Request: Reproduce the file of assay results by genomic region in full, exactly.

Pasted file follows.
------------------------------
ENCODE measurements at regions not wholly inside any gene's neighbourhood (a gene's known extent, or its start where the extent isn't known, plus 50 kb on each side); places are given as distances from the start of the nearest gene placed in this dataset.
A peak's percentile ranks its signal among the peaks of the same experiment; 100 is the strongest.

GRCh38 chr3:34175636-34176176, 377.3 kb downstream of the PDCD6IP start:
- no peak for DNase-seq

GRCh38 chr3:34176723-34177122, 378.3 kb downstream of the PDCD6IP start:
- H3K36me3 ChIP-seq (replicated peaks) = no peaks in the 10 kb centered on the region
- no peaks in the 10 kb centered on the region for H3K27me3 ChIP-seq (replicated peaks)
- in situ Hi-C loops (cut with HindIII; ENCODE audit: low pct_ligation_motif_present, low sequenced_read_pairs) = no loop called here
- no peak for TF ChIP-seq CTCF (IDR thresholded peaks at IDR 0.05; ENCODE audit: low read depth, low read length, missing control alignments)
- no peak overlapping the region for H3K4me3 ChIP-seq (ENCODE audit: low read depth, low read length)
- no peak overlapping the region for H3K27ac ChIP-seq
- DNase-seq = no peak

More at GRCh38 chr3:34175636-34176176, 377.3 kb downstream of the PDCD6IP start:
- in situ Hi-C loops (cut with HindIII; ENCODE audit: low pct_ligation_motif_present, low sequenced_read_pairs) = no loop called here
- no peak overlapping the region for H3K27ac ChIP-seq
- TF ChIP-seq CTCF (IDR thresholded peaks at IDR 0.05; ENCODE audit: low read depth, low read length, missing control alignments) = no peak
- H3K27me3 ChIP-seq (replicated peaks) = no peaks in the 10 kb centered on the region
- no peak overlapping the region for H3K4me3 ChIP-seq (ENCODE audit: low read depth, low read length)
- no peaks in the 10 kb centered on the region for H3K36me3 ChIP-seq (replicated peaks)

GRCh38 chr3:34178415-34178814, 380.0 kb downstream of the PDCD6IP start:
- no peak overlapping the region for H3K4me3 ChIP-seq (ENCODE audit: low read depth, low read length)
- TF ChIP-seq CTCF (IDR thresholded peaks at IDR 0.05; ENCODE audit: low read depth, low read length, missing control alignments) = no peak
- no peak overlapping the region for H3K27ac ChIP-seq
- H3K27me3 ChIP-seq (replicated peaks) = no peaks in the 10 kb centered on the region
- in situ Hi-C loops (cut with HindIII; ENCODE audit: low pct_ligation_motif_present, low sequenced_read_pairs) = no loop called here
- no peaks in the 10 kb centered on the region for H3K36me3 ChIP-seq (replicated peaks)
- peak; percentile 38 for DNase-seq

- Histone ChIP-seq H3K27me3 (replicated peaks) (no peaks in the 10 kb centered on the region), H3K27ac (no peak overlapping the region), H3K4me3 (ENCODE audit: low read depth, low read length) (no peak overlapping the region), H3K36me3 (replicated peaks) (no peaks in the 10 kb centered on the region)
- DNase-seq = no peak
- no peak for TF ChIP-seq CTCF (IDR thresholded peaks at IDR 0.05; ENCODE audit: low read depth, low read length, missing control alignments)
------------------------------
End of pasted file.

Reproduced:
ENCODE measurements at regions not wholly inside any gene's neighbourhood (a gene's known extent, or its start where the extent isn't known, plus 50 kb on each side); places are given as distances from the start of the nearest gene placed in this dataset.
A peak's percentile ranks its signal among the peaks of the same experiment; 100 is the strongest.

GRCh38 chr3:34175636-34176176, 377.3 kb downstream of the PDCD6IP start:
- no peak for DNase-seq

GRCh38 chr3:34176723-34177122, 378.3 kb downstream of the PDCD6IP start:
- H3K36me3 ChIP-seq (replicated peaks) = no peaks in the 10 kb centered on the region
- no peaks in the 10 kb centered on the region for H3K27me3 ChIP-seq (replicated peaks)
- in situ Hi-C loops (cut with HindIII; ENCODE audit: low pct_ligation_motif_present, low sequenced_read_pairs) = no loop called here
- no peak for TF ChIP-seq CTCF (IDR thresholded peaks at IDR 0.05; ENCODE audit: low read depth, low read length, missing control alignments)
- no peak overlapping the region for H3K4me3 ChIP-seq (ENCODE audit: low read depth, low read length)
- no peak overlapping the region for H3K27ac ChIP-seq
- DNase-seq = no peak

More at GRCh38 chr3:34175636-34176176, 377.3 kb downstream of the PDCD6IP start:
- in situ Hi-C loops (cut with HindIII; ENCODE audit: low pct_ligation_motif_present, low sequenced_read_pairs) = no loop called here
- no peak overlapping the region for H3K27ac ChIP-seq
- TF ChIP-seq CTCF (IDR thresholded peaks at IDR 0.05; ENCODE audit: low read depth, low read length, missing control alignments) = no peak
- H3K27me3 ChIP-seq (replicated peaks) = no peaks in the 10 kb centered on the region
- no peak overlapping the region for H3K4me3 ChIP-seq (ENCODE audit: low read depth, low read length)
- no peaks in the 10 kb centered on the region for H3K36me3 ChIP-seq (replicated peaks)

GRCh38 chr3:34178415-34178814, 380.0 kb downstream of the PDCD6IP start:
- no peak overlapping the region for H3K4me3 ChIP-seq (ENCODE audit: low read depth, low read length)
- TF ChIP-seq CTCF (IDR thresholded peaks at IDR 0.05; ENCODE audit: low read depth, low read length, missing control alignments) = no peak
- no peak overlapping the region for H3K27ac ChIP-seq
- H3K27me3 ChIP-seq (replicated peaks) = no peaks in the 10 kb centered on the region
- in situ Hi-C loops (cut with HindIII; ENCODE audit: low pct_ligation_motif_present, low sequenced_read_pairs) = no loop called here
- no peaks in the 10 kb centered on the region for H3K36me3 ChIP-seq (replicated peaks)
- peak; percentile 38 for DNase-seq

- Histone ChIP-seq H3K27me3 (replicated peaks) (no peaks in the 10 kb centered on the region), H3K27ac (no peak overlapping the region), H3K4me3 (ENCODE audit: low read depth, low read length) (no peak overlapping the region), H3K36me3 (replicated peaks) (no peaks in the 10 kb centered on the region)
- DNase-seq = no peak
- no peak for TF ChIP-seq CTCF (IDR thresholded peaks at IDR 0.05; ENCODE audit: low read depth, low read length, missing control alignments)